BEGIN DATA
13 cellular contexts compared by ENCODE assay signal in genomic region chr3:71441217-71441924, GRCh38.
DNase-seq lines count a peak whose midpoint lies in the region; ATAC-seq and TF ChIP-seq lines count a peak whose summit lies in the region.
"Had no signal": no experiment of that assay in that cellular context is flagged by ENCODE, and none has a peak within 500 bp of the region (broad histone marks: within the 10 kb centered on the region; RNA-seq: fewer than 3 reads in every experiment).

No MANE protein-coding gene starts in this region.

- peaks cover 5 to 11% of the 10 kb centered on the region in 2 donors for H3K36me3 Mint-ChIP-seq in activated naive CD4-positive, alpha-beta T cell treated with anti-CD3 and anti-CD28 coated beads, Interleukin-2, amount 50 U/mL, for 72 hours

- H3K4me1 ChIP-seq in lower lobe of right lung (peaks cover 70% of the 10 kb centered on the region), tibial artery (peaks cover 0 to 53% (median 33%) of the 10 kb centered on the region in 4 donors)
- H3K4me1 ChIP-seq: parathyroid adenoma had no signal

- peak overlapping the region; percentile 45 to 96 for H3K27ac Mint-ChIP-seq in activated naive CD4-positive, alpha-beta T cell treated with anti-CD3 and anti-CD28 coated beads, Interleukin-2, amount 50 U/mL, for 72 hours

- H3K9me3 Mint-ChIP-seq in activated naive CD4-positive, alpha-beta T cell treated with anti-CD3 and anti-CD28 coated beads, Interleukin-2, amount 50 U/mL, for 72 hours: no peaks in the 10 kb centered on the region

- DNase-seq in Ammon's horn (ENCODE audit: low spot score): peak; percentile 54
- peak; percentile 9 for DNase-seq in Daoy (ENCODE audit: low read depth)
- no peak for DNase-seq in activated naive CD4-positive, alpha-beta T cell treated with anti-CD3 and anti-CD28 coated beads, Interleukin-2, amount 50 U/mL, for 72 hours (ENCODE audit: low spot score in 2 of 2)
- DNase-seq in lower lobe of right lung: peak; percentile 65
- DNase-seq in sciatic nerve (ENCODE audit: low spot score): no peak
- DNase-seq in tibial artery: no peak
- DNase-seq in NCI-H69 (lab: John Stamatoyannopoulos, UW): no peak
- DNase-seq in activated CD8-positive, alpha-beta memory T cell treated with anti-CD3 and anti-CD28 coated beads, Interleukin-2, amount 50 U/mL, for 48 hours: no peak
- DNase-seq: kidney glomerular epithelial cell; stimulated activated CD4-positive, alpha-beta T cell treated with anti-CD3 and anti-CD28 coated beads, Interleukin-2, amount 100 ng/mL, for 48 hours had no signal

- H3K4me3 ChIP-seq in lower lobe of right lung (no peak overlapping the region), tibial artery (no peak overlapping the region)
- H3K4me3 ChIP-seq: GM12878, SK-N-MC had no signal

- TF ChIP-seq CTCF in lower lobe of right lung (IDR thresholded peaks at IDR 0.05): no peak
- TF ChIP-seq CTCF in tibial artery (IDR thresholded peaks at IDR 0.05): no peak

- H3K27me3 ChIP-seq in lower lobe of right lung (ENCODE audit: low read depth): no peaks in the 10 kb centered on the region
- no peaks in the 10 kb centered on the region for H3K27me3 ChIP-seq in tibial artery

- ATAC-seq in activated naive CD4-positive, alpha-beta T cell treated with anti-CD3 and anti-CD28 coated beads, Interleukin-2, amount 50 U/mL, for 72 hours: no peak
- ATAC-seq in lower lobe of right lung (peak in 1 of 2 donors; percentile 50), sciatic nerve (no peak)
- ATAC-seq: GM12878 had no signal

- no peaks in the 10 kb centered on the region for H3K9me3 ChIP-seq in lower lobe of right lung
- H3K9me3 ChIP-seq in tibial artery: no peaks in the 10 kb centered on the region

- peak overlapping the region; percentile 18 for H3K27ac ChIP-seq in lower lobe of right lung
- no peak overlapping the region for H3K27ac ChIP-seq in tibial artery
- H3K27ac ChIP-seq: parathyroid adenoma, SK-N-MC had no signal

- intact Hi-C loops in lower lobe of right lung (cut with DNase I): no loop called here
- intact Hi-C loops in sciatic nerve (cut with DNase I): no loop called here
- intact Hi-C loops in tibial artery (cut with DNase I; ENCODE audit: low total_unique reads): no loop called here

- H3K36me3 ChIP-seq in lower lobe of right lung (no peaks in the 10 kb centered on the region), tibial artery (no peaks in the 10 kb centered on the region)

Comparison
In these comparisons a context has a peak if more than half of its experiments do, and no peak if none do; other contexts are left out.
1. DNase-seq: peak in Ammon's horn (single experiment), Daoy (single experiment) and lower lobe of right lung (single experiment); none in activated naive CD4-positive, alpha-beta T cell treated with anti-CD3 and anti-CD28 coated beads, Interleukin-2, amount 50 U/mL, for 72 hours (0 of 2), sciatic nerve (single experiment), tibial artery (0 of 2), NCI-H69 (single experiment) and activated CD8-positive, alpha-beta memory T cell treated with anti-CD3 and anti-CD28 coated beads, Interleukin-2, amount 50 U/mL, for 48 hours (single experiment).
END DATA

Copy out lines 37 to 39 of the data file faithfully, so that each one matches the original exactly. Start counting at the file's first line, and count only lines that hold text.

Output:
Comparison
In these comparisons a context has a peak if more than half of its experiments do, and no peak if none do; other contexts are left out.
1. DNase-seq: peak in Ammon's horn (single experiment), Daoy (single experiment) and lower lobe of right lung (single experiment); none in activated naive CD4-positive, alpha-beta T cell treated with anti-CD3 and anti-CD28 coated beads, Interleukin-2, amount 50 U/mL, for 72 hours (0 of 2), sciatic nerve (single experiment), tibial artery (0 of 2), NCI-H69 (single experiment) and activated CD8-positive, alpha-beta memory T cell treated with anti-CD3 and anti-CD28 coated beads, Interleukin-2, amount 50 U/mL, for 48 hours (single experiment).